Gather Victim Identity Information

Adversaries may gather information about the victim's identity that can be used during targeting. Information about identities may include a variety of details, including personal data (ex: employee names, email addresses, etc.) as well as sensitive details such as credentials.

Adversaries may gather this information in various ways, such as direct elicitation via Phishing for Information. Information about users could also be enumerated via other active means (i.e. Active Scanning) such as probing and analyzing responses from authentication services that may reveal valid usernames in a system.[1] Information about victims may also be exposed to adversaries via online or other accessible data sets (ex: Social Media or Search Victim-Owned Websites).[2][3][4][5][6][7][8][9]

Gathering this information may reveal opportunities for other forms of reconnaissance (ex: Search Open Websites/Domains or Phishing for Information), establishing operational resources (ex: Compromise Accounts), and/or initial access (ex: Phishing or Valid Accounts).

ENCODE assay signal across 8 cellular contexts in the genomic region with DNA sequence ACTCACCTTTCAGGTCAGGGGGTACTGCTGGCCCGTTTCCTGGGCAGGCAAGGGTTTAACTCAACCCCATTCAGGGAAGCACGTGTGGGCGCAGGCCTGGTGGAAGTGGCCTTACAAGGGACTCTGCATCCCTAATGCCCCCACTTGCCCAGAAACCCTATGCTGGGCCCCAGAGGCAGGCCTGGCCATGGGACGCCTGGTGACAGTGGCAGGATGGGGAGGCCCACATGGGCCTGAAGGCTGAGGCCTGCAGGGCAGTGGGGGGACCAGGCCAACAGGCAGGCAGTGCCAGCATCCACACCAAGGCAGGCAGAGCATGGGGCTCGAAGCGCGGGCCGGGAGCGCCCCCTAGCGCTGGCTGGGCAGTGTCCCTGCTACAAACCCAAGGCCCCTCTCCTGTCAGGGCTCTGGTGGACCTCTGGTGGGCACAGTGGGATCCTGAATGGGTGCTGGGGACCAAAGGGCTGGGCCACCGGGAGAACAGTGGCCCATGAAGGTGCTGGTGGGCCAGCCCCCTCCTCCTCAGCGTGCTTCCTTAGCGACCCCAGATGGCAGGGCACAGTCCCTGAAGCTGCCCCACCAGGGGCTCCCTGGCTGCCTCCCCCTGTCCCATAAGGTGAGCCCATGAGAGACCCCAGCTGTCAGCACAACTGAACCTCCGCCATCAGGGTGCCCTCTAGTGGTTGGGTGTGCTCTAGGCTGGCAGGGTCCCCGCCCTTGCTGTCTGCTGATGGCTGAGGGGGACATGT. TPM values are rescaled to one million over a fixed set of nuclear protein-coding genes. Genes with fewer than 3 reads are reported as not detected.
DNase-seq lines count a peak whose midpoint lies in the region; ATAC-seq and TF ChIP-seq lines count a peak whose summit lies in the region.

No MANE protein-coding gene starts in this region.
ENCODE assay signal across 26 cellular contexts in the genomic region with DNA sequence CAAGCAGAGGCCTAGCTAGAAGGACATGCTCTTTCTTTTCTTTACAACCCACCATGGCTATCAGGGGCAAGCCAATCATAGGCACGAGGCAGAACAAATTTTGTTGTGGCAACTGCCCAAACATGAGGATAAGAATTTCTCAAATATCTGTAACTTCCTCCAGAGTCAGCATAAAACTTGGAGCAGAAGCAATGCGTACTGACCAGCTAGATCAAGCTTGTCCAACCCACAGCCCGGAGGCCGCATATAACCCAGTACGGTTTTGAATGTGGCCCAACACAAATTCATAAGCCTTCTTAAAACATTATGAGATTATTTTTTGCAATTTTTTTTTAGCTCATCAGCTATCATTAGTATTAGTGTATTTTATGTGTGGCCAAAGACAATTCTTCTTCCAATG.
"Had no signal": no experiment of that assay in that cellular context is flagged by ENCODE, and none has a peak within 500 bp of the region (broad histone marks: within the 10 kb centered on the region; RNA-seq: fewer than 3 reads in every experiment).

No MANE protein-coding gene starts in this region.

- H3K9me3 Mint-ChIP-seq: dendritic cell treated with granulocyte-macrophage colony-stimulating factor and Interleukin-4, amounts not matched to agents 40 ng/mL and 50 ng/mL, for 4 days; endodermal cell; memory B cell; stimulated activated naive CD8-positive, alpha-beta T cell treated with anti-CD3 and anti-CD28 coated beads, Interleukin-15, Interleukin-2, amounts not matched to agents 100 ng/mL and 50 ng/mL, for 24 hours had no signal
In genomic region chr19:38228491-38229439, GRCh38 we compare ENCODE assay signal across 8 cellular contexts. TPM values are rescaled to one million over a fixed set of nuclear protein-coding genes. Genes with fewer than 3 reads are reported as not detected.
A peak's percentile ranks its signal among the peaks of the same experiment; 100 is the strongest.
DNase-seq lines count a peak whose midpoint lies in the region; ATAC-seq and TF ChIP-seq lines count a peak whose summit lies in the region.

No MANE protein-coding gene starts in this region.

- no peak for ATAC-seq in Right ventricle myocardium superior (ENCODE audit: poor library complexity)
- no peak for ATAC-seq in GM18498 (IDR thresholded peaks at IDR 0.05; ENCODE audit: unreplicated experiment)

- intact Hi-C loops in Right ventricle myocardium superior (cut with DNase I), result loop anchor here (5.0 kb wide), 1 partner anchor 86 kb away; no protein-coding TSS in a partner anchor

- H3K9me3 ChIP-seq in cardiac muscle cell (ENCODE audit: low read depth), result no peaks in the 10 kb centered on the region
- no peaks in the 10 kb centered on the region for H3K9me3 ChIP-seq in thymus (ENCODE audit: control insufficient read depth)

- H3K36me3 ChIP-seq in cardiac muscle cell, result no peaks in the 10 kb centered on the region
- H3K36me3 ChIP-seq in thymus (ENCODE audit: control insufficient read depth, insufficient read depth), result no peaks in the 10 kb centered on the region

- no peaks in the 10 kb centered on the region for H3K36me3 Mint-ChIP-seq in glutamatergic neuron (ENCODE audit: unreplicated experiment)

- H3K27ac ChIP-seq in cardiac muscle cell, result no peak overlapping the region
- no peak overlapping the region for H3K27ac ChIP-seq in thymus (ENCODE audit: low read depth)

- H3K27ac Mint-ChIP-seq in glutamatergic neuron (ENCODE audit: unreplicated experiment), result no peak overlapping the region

ID: T1589
Sub-techniques:  T1589.001, T1589.002, T1589.003
Tactic: Reconnaissance
Platforms: PRE
Contributors: Jannie Li, Microsoft Threat Intelligence Center (MSTIC)
Version: 1.2
Created: 02 October 2020
Last Modified: 21 April 2022

Procedure Examples

ID Name Description
G0050 APT32

APT32 has conducted targeted surveillance against activists and bloggers.[10]

G0059 Magic Hound

Magic Hound has acquired mobile phone numbers of potential targets, possibly for mobile malware or additional phishing operations.[11]


ID Mitigation Description
M1056 Pre-compromise

This technique cannot be easily mitigated with preventive controls since it is based on behaviors performed outside of the scope of enterprise defenses and controls. Efforts should focus on minimizing the amount and sensitivity of data available to external parties.


ID Data Source Data Component
DS0029 Network Traffic Network Traffic Content

Monitor for suspicious network traffic that could be indicative of probing for user information, such as large/iterative quantities of authentication requests originating from a single source (especially if the source is known to be associated with an adversary/botnet). Analyzing web metadata may also reveal artifacts that can be attributed to potentially malicious activity, such as referer or user-agent string HTTP/S fields.

Much of this activity may have a very high occurrence and associated false positive rate, as well as potentially taking place outside the visibility of the target organization, making detection difficult for defenders.

Detection efforts may be focused on related stages of the adversary lifecycle, such as during Initial Access.